After a very quiet stretch for stocks in the second half of the summer, market volatility has returned in September. Much like shifting to busier fall schedules once September and the new school year begin, this pickup in volatility we’ve seen is normal from a historical perspective, but does require some adjustment after a quiet summer. Here are some of the key items to watch as we make our way through one of the most historically volatile months of the year.
What’s been driving the recent increase in market volatility? Not surprisingly, the Federal Reserve (Fed) has been playing an important role. When central bank policy is helping to support the economy (sometimes called “loose monetary policy”), it tends to lower volatility. Market participants see central bank support as a backstop. Over the last month, there have been a number of Fed officials, including Chair Janet Yellen, who have signaled that an additional interest rate hike (the first since December 2015) may be warranted given improving economic data, including job growth in June and July that was well above expectations. Our view remains that these comments are likely aimed at acclimating markets to a December 2016 rate hike, considering the weaker August jobs report, but a September hike remains a possibility.
Although the Fed’s gradual moves toward a more neutral role in the economy may increase market volatility, historically, at these early stages of rate increases, it has had little impact on stock returns. That’s held true for this last year or so too. As of the end of August, the S&P 500 Index had a total return of a little over 6% since the Fed’s first rate hike in almost 10 years, which occurred back on December 16, 2015. What may be more important for stocks is a pickup in earnings growth. Thomson Reuters estimates put third quarter earnings growth for the S&P 500 at near flat, followed by meaningful acceleration in the fourth quarter of 2016 and into 2017.
One other shift we’ve seen recently is the rise in the 10-year Treasury yield. Although this increase was jarring for some investors, it does not seem to be indicating the start of a major bond sell-off; instead, it is more likely that the market is already preparing for potentially reduced central bank stimulus overseas and an upcoming Fed rate hike. A market on guard for a rate hike is much less likely to be shocked by one, and thus potentially less likely to produce a significant sell-off.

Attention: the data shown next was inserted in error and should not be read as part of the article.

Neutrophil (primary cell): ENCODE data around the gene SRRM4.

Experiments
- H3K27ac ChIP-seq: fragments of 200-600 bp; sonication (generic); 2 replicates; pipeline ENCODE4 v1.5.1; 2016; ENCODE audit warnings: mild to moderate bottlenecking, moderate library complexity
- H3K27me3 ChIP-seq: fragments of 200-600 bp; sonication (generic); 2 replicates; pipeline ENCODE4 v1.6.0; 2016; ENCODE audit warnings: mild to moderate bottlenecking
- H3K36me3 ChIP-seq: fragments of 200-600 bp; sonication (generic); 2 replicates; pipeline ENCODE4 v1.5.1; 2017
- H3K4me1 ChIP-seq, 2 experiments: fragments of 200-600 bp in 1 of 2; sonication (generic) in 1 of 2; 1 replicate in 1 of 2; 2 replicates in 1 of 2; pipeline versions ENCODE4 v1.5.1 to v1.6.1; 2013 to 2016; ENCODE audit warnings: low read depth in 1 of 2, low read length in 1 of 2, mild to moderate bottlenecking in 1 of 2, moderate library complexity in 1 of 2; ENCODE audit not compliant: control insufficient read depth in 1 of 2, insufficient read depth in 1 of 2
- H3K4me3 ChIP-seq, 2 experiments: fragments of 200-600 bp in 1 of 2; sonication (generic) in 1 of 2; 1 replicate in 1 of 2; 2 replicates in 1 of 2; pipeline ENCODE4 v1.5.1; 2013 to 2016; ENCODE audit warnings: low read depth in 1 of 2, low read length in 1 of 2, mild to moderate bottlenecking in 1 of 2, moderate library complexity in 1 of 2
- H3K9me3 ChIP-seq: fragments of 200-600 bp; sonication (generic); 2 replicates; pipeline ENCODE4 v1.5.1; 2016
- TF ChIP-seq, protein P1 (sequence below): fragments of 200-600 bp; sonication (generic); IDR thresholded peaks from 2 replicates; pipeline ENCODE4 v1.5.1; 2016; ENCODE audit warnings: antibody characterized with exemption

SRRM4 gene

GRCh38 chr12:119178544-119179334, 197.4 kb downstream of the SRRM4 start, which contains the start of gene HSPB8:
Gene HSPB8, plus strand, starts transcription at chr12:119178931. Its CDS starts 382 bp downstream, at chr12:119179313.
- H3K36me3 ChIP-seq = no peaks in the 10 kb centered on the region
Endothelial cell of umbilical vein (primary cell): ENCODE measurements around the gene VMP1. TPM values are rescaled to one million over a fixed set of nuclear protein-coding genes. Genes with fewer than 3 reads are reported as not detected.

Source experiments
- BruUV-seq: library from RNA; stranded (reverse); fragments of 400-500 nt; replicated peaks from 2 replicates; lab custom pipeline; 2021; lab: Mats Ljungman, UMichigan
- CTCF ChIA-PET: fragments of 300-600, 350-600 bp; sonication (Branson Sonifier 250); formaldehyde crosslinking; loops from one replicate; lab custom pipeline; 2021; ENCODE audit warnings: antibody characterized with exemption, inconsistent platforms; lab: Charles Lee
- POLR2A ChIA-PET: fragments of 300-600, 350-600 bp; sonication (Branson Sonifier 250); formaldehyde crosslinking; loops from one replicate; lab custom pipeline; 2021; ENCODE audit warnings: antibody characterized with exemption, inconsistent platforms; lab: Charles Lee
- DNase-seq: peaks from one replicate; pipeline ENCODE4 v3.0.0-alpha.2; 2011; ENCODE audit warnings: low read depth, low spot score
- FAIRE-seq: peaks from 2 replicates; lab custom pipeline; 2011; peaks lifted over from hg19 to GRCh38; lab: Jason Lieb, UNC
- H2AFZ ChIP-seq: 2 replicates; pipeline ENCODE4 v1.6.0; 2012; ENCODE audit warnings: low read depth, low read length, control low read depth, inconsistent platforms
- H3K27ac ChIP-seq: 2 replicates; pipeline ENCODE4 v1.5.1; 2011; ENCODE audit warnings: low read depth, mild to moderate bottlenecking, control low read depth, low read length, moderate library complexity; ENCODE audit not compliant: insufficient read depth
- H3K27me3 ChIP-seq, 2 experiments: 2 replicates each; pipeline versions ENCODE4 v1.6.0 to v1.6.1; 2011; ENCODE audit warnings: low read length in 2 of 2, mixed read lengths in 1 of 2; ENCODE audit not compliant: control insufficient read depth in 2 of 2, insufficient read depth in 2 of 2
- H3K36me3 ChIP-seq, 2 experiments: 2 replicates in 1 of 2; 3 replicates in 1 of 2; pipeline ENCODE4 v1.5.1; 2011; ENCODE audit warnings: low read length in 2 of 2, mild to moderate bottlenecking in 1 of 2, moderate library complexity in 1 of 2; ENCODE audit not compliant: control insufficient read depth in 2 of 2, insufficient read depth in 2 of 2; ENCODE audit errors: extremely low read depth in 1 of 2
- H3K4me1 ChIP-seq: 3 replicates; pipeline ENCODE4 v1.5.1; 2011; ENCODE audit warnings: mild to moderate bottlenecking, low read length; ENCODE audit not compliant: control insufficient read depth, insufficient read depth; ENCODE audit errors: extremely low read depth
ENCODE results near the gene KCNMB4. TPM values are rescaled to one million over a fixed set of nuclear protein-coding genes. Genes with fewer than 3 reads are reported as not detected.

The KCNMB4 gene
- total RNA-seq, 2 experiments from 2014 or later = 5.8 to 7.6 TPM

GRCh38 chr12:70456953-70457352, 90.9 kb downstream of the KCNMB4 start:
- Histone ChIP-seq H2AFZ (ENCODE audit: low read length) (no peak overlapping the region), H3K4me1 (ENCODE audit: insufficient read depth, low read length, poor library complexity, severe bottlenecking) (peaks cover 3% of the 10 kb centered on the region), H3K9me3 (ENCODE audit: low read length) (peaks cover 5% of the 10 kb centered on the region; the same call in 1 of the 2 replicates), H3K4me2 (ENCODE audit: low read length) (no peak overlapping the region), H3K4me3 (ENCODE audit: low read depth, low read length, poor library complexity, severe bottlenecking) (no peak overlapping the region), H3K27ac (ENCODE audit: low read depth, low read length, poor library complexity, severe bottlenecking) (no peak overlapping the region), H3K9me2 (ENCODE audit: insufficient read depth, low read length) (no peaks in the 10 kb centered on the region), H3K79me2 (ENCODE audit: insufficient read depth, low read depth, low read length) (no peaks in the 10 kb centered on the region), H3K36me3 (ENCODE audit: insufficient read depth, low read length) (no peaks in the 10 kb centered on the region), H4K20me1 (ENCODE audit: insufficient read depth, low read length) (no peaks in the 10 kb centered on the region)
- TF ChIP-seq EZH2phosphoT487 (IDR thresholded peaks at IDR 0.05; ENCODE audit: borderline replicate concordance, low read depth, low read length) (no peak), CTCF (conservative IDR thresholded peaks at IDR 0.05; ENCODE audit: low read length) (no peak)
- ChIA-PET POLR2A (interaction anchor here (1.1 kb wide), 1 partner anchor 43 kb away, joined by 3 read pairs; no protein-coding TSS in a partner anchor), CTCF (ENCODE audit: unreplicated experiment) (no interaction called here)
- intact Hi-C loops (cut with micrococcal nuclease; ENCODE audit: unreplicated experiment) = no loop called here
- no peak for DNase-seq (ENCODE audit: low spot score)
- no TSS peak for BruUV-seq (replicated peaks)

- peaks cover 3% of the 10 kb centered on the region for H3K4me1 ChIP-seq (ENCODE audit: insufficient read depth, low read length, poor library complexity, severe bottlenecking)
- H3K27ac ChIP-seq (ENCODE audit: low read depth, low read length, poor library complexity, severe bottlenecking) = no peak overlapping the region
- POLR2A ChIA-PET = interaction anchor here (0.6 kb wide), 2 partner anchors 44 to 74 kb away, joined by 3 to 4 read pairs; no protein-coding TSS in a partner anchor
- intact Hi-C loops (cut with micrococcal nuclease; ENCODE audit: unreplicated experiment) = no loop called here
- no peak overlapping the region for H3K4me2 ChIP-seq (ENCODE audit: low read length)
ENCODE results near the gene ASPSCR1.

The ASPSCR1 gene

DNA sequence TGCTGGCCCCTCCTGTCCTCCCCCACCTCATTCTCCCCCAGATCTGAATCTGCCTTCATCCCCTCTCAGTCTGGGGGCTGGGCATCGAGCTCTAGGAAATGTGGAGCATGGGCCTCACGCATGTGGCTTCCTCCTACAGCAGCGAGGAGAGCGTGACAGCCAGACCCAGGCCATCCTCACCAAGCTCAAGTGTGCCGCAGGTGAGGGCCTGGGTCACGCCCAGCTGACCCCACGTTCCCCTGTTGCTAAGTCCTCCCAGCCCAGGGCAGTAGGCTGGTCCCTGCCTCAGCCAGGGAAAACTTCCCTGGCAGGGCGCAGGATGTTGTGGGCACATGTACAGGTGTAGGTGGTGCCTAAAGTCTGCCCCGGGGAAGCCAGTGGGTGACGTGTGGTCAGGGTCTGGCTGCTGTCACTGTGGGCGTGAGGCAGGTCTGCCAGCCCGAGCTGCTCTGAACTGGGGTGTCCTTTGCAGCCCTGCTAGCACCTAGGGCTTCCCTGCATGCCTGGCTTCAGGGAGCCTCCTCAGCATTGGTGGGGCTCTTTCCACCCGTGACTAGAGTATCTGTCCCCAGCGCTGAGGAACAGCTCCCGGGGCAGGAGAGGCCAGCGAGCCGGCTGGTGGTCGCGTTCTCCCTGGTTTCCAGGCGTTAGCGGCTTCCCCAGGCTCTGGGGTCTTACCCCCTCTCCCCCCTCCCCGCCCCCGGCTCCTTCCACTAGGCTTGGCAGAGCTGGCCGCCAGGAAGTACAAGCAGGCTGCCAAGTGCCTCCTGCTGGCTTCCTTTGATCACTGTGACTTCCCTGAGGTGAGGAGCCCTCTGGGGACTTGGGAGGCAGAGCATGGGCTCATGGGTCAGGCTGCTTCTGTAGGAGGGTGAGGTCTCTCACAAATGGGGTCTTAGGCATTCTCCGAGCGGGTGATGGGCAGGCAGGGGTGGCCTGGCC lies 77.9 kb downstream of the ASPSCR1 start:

We continue to see little evidence signaling we may be on the verge of a recession, despite increased financial market volatility. The chance of a recession in the next year is at about 20%, based on economic indicators that have historically led the economy. Economic data on the whole have improved over the last several months, although reports received in August and early September were not quite as strong. Absent a recession, an earnings rebound over the next several quarters, if it materializes, should help support financial markets.
U.S. elections will also continue to grab headlines over the next almost two months. America will go to the polls on Tuesday, November 8, with presidential debates scheduled for September 26, October 9, and October 19. Early voting starts as early as Friday, September 16, when battleground state North Carolina becomes the first state to mail out absentee ballots. Markets historically have not signaled any real preference for one party or the other, but markets do dislike uncertainty and volatility could pick up pre-election if polls continue to be close; however, both candidates have the capacity to settle markets once the election is behind us.
While uncertainty around the election and the Fed bears watching closely, we continue to believe that the most important factors in reaching financial goals are not short-term market drivers but sound advice, a good plan, and patience. The school year often begins with a new assignment book for students to help them learn to stay on track (although, as with so many things, these days there’s an app for that). Although we do want to check in on our progress from year to year or as circumstances require, the “assignment book” in financial planning typically covers decades and requires slow, steady progress. Staying focused on those long-term goals can help maintain perspective as we enter a potentially more volatile fall.
As always if you have any questions, I encourage you to contact me.
The opinions voiced in this material are for general information only and are not intended to provide specific advice or recommendations for any individual security. To determine which investment(s) may be appropriate for you, consult your financial advisor prior to investing. All performance referenced is historical and is no guarantee of future results. Indexes are unmanaged and cannot be invested into directly.
Economic forecasts set forth may not develop as predicted.
Bonds are subject to market and interest rate risk if sold prior to maturity. Bond values and yields will decline as interest rates rise, and bonds are subject to availability and change in price.
Government bonds and Treasury bills are guaranteed by the U.S. government as to the timely payment of principal and interest and, if held to maturity, offer a fixed rate of return and fixed principal value. However, the value of fund shares is not guaranteed and will fluctuate.
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